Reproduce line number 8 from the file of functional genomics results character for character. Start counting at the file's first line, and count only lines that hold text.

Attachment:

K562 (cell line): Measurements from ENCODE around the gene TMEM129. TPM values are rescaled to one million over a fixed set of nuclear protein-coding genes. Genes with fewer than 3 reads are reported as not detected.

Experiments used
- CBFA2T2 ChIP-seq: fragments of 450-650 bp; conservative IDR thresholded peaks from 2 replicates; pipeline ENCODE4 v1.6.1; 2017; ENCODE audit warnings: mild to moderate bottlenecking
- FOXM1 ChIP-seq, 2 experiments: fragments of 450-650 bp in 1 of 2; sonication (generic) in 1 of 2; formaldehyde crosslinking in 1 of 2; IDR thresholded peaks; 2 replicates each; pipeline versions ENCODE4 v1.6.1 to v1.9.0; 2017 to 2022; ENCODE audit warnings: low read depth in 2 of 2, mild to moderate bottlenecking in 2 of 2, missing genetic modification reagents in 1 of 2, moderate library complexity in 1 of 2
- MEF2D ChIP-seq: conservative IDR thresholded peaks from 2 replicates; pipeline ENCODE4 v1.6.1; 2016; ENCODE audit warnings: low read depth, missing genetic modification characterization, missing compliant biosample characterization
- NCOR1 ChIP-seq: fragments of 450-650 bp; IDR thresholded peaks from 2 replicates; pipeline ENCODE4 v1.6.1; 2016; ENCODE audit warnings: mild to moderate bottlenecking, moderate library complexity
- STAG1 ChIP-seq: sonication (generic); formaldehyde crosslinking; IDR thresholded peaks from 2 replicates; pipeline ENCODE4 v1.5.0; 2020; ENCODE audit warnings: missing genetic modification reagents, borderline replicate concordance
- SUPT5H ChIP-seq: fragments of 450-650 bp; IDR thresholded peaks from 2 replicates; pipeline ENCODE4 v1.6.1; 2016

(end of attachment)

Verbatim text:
- SUPT5H ChIP-seq: fragments of 450-650 bp; IDR thresholded peaks from 2 replicates; pipeline ENCODE4 v1.6.1; 2016